Tuesday, July 31, 2012

The artist at work

'Nothing which cannot be art is true'

The last thing we're afraid of at Brightly Living headquarters is a mess, so tonight we rolled up our sleeves and experimented with some non toxic, edible finger paint. You can try this, too! It's a phenomenal tactile experience which stimulates the senses and helps to develop coordination and fine motor skills! To make this wonderful squishy paint, you'll need the following: 

  • 1 cup of all purpose flour 
  • 1/4 cups of cold water
  • 1 and 1/4 cups of boiling water
  • Food coloring 

Mix your flour and cold water, you will get a sort of dough. Once the boiling water is nice and bubbling, slowly add that to your dough while mixing. It will begin to blend together and you'll be left with a fantastic squishy consistency. Separate into containers, add your food coloring, and that's that! Easy peasy. 

First, we have a spill - which was a great introduction between bee and our finger paint. 

Next, the fun begins! 

Deep in thought and hard at work! 

So proud of herself!

 Finally, we were left with this wonderful work of art!

Saturday, July 28, 2012

went down to the beach(to play one day)

The sweetest bee by the sea. Beach days are one of our favorite things, filled with so many opportunities for play! Bee has taken an especially active interest in heuristic play here at Brightly living headquarters lately, so I brought some items from the kitchen for her use in the sand and water: a bowl and a scoop. 

Filling something up and pouring it out is endlessly fascinating for babies, and bee is no exception! This sensory stimulating task is great for those developing fine motor skills and eye hand coordination. The beach is a particularly wonderful setting for this game, but you can have a great time introducing it at home, as well! Cups, bowls, pans, jars, boxes and vases all make great containers to fill, dump and pour.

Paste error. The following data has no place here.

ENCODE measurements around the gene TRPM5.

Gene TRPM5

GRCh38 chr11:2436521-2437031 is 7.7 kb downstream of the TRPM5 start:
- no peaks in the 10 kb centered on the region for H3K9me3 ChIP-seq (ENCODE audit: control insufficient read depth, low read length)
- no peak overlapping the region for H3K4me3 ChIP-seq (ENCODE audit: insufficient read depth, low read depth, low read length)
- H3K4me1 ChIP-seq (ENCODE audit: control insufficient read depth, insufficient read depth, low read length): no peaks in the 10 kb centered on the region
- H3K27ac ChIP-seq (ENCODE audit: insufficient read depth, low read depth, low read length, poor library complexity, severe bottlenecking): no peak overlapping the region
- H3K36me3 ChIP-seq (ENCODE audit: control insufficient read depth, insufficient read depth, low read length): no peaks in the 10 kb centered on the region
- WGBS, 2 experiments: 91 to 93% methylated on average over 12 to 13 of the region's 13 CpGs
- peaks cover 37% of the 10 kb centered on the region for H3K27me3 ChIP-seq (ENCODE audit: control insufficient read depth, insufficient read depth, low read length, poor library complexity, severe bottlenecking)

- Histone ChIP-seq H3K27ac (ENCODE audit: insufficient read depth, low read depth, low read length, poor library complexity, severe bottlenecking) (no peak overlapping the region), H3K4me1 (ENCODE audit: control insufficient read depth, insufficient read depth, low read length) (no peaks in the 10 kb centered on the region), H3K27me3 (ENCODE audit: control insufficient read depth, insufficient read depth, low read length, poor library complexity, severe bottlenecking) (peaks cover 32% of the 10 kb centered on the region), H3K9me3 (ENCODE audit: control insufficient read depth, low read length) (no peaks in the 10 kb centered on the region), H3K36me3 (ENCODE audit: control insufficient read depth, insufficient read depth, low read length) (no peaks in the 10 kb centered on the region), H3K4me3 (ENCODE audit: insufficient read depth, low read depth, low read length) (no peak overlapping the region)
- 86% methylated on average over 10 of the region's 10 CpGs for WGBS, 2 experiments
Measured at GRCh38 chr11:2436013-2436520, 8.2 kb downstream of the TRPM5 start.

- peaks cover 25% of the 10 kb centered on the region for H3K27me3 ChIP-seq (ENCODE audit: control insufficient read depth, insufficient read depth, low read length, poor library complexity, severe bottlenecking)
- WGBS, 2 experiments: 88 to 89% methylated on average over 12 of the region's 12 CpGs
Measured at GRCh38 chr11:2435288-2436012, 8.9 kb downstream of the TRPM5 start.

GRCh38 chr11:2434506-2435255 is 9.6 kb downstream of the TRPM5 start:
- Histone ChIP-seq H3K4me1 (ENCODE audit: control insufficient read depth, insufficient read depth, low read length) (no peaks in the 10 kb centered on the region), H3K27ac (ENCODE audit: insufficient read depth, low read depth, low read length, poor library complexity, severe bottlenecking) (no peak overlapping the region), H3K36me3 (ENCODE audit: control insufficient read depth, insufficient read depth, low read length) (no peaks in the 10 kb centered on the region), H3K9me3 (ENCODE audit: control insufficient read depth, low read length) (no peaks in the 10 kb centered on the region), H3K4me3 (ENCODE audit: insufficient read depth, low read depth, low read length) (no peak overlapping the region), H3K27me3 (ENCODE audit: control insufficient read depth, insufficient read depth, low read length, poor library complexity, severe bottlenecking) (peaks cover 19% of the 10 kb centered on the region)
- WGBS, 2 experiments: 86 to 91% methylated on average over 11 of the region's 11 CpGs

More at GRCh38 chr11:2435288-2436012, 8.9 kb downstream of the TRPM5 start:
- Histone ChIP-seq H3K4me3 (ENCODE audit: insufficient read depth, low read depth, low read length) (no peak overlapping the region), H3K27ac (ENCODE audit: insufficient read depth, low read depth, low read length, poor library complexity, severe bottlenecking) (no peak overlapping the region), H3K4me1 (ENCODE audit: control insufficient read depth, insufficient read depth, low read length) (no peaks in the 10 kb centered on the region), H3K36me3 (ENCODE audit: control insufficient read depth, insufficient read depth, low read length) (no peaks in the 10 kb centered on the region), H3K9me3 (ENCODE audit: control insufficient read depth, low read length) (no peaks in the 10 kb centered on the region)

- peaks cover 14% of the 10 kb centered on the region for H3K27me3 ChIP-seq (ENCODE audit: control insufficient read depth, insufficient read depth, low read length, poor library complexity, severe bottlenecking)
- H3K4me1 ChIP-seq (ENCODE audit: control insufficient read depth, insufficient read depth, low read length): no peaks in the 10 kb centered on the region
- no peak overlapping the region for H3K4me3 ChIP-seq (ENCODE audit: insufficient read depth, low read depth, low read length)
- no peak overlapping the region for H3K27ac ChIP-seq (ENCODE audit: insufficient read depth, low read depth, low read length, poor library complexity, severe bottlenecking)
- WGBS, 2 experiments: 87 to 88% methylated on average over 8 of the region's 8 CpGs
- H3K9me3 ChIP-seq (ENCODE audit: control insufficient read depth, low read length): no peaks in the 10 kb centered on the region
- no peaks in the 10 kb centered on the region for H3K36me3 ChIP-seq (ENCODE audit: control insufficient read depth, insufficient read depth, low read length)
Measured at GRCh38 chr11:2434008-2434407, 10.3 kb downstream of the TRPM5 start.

First, we see some gentle encouragement from dad in the form of demonstrating the task at hand - this is very exciting to bee! 

Bee catches on after a couple of tries and is absolutely thrilled that she can scoop the sand on her own! I love how deep in thought she is in this photo. Who knows what she's thinking, but we can see she is thinking!

Delightfully messy play!

Bee was so captivated by the water spilling in and out of her bowl.

Soon she abandoned her tools to dive straight in with her hands - what fun! I loved her expressions changing between the stark contrast of the hot, dry sand and the cool, wet sand. She definitely had a preference for the squishy, wet sand, so we played at the edge of the ocean while the waves reached her little hands and feet.

Friday, July 27, 2012

Six months of infant activities

Introducing the sweetest bee. Born on January 1st, 2012, at 40 weeks and 5 days, weighing 9lbs and 13oz, and measuring in at 21 inches of pure perfection. The inspiration for this blog, and since I am dreadfully late (now that she is almost 7 months old) I suppose an update of the last 6 months of infant activities is in order! Here is a compilation of some of our favorite activities:

Sensory Investigation: